"Moonlight and Magnolias," currently showing at McAninch Arts Center under the auspices of Buffalo Theatre Ensemble, ought to have a lot going for it. Its subject, "Gone with the Wind," was the most popular movie of all time. The play's characters -- producer David O. Selnick, Chicago-journalist-turned-Hollywood-screenwriter Ben Hecht and director Victor Fleming -- were fascinating real-life individuals. The scenario poses real dramatic and comic potential.
Loosely based on history, the play, by Ron Hutchinson, covers a five-day period when a frantic Selznick, three weeks into filming of the epic Civil War drama, tosses out its script and cans its director. Calling Fleming off the set of "The Wizard of Oz," and bringing in Hecht, a legendary script doctor, he locks them in his office to rewrite the screenplay with nothing but peanuts and bananas for sustenance.
Right there, you begin to see the trouble. Nobody short of Woody Allen ever achieved sensitive comedy featuring a banana. This one is so broad it rivals The Three Stooges. BTE Director Kurt Naebig manfully resists having anyone pratfall on a banana peel, but he can't help pulling out all the slapstick stops.
The three Hollywood legends bicker and squabble, trade gibes full of movie trivia and throw peanuts at each other. Hecht, a noted Zionist, keeps trying find the plot's Jewish angle. It turns out that the screenwriter never read Margaret Mitchell's novel, so Selznick and Fleming act it out for him, playing Ashley Wilkes, Rhett Butler and Scarlett O'Hara in turns. How can it help being a hamfest?
You can see Robert Jordan Bailey, as Selznick, painfully striving for some restraint, but the effect is labored.
In the program, Buffalo Artistic Director Connie Canaday Howard says the ensemble chose this play "because it's hard to resist the appeal of a backstage story if you love arts and entertainment." Unless you're really gone on "Gone with the Wind," though, this one is resistible.
The production has its enjoyable moments. Michael W. Moon has built a fine set and Naebig's excellent staging does a lot with it, achieving a few laughs with physical comedy. (Even The Stooges are funny sometimes.) Josh Odor, as Fleming, and Gregory Rothman, as Hecht, put in handsome performances. Despite lines that mostly amount to "Yes, Mr. Selznick ... no, Mr. Selznick," Rebecca Cox, as Selznick's beleaguered secretary, offers some expressive touches.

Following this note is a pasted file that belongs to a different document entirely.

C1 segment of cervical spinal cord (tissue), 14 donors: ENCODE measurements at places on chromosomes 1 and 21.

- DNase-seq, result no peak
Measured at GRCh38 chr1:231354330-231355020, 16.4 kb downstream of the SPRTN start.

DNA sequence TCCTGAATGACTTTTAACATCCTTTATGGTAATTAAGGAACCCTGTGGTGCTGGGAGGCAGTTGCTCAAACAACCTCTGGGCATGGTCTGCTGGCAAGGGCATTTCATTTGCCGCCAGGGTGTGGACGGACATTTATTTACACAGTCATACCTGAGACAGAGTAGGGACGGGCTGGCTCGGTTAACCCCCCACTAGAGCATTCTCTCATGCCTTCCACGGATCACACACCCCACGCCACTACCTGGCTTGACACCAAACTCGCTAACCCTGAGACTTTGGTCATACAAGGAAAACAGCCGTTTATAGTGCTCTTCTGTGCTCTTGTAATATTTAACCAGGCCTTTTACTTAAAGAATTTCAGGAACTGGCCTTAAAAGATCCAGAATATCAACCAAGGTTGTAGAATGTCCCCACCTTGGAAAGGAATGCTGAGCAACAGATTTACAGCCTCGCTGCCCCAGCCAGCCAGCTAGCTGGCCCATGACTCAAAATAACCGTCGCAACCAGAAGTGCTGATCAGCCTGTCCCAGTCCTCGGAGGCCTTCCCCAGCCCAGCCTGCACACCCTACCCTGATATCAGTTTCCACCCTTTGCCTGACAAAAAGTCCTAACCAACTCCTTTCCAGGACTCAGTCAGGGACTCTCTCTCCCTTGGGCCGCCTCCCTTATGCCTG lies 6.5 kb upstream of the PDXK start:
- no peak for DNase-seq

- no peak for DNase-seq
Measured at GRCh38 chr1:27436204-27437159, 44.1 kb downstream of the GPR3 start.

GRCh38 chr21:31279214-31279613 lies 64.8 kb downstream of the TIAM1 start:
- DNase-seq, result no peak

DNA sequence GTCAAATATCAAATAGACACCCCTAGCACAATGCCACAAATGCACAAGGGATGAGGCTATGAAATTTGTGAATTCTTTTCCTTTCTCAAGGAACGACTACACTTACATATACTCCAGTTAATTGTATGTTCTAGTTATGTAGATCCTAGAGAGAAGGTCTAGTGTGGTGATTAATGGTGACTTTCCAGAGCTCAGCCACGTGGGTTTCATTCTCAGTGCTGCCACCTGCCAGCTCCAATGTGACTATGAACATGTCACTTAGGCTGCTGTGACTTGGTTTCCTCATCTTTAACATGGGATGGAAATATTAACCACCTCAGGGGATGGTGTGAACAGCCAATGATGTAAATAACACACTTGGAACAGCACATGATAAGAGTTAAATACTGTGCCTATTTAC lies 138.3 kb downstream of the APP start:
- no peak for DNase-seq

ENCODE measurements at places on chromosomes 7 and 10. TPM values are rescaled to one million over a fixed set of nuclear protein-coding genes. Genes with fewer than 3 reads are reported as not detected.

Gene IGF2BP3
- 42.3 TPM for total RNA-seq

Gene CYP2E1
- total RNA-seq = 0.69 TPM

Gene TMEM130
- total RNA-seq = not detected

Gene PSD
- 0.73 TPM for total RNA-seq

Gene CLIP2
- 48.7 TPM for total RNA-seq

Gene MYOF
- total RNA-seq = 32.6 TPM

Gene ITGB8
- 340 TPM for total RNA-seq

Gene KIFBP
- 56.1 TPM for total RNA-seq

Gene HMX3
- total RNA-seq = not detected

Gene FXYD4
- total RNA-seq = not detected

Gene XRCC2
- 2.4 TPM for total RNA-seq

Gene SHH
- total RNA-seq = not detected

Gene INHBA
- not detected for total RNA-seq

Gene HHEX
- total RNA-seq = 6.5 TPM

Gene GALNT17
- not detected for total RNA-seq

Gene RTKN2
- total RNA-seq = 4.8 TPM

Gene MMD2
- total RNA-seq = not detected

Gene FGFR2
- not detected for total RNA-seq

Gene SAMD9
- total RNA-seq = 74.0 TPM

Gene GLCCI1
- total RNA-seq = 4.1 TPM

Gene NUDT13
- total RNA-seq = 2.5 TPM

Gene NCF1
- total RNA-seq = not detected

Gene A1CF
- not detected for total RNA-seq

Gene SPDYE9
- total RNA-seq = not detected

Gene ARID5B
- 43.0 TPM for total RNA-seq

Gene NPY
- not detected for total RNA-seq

The reviews were scathing when "Moonlight and Magnolias" premiered in 2005 at the Manhattan Theatre Club, after a temperate reception to its Chicago tryout at the Goodman Theatre. Although local theater goers risk less at the box office than New Yorkers, it takes a lot of confidence for a regional theater company to put on a play that bombed in the Big Apple.
I give BTE credit for guts, but I can't, ultimately, say their best efforts surmount this sappy script enough to be worth your ticket dollar.
"Moonlight and Magnolias"
Rating: 2 stars
Location: McAninch Arts Center, College of DuPage, 425 Fawell Blvd., Glen Ellyn, (630) 942-4000, atthemac.org
Showtimes: 8 p.m. Thursdays through Sundays, 2 p.m. Sundays; through Sunday, Oct. 11
Running time: 1 hour, 45 minutes with a 10-minute intermission
Tickets: $25 to $33
Parking: Free lot near theater
Rating: For adults